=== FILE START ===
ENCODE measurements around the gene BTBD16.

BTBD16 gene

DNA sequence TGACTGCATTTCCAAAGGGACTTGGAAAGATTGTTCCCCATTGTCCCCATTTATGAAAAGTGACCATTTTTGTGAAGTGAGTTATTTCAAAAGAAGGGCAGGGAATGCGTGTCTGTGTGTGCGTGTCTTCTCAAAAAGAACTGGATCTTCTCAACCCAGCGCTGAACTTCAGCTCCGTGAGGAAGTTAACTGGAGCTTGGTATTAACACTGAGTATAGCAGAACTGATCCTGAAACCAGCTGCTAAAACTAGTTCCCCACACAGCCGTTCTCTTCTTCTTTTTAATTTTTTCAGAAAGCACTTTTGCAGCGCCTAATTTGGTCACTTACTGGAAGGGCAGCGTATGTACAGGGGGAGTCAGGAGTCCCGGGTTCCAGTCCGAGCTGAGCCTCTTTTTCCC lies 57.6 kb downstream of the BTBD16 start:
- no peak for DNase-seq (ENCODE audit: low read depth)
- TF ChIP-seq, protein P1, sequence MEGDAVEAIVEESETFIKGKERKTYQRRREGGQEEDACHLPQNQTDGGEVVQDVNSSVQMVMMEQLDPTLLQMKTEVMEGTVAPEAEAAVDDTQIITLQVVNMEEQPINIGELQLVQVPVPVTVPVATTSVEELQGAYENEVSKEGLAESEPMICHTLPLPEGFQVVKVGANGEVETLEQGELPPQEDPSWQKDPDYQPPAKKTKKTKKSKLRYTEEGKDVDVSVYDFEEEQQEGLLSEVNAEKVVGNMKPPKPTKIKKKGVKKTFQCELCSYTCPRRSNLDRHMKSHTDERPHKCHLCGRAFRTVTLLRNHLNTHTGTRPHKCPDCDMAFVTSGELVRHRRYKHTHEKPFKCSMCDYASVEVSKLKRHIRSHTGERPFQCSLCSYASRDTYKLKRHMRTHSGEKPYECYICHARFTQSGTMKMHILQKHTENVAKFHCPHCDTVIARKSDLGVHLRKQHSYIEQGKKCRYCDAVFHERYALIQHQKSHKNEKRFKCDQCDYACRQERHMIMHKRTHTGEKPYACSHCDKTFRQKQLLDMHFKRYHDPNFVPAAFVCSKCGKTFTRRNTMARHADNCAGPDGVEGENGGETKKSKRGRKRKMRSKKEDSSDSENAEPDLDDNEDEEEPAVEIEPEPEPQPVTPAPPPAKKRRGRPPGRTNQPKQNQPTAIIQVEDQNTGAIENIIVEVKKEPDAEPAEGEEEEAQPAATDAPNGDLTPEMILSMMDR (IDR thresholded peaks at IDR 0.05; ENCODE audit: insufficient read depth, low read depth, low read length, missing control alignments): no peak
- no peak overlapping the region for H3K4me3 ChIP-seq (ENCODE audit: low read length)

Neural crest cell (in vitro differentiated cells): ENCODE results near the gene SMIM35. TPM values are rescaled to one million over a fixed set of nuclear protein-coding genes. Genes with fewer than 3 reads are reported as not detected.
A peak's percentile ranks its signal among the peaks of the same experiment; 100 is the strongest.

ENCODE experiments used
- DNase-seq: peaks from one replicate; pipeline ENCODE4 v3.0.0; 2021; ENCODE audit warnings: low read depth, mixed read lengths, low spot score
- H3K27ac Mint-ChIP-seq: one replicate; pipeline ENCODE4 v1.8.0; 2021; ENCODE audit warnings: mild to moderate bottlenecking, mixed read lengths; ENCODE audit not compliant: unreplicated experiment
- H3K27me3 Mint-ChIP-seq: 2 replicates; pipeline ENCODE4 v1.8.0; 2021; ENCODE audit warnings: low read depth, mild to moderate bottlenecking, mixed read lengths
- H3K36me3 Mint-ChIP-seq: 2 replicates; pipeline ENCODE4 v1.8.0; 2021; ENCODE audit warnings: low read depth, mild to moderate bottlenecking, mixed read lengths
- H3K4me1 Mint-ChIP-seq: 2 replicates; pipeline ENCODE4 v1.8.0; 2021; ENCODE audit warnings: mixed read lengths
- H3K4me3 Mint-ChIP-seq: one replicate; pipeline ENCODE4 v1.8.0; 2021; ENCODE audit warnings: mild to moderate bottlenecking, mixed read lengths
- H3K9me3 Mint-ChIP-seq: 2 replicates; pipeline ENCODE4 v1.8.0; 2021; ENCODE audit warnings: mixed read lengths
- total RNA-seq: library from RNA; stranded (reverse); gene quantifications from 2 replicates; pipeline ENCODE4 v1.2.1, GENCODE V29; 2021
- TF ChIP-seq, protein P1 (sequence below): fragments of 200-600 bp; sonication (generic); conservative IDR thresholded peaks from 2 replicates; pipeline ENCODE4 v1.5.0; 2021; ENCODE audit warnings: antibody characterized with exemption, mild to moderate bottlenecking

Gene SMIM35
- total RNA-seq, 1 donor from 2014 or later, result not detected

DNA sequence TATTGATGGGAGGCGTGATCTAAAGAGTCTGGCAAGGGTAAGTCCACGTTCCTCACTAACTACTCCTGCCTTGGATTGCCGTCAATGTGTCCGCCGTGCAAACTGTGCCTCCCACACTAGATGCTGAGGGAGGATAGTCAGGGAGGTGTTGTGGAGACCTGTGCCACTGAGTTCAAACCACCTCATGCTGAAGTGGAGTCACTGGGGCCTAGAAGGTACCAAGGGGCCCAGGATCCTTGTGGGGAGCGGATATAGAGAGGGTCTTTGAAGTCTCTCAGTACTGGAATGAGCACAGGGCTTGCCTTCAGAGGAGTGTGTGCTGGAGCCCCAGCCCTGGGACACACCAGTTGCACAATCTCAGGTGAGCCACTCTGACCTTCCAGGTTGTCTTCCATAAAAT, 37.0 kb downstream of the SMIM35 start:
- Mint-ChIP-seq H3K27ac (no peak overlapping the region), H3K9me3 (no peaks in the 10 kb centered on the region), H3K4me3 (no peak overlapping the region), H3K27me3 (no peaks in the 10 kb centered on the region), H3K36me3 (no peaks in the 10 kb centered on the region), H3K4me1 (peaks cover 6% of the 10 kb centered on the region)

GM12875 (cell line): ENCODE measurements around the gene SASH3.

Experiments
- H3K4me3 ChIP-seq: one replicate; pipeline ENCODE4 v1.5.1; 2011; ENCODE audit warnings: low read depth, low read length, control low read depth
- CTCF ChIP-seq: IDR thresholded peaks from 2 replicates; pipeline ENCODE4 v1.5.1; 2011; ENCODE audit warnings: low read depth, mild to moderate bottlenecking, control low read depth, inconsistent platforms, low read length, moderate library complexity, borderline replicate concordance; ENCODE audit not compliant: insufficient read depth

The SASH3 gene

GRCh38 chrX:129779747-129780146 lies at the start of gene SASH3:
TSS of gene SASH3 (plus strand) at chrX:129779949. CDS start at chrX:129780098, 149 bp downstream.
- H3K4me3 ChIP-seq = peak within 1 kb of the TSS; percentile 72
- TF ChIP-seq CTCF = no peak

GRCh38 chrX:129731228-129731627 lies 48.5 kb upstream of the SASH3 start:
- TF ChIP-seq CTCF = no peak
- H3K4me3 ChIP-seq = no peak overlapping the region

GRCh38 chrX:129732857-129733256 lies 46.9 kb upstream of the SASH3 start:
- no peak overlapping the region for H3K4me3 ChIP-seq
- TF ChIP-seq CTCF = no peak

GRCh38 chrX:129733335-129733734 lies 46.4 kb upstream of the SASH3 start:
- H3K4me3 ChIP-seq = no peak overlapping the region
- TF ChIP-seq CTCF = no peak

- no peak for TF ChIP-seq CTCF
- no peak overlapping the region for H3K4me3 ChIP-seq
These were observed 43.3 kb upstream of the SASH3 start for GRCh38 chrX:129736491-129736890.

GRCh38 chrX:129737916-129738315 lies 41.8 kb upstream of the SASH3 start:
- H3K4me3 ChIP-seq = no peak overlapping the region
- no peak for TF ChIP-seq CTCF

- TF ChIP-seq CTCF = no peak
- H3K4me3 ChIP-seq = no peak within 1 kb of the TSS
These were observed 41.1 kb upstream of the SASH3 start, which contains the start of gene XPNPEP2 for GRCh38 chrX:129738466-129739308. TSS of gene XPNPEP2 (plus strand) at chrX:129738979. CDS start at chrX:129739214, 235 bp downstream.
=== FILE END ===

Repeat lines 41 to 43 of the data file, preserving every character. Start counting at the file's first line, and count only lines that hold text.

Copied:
- no peak for TF ChIP-seq CTCF
- no peak overlapping the region for H3K4me3 ChIP-seq
These were observed 43.3 kb upstream of the SASH3 start for GRCh38 chrX:129736491-129736890.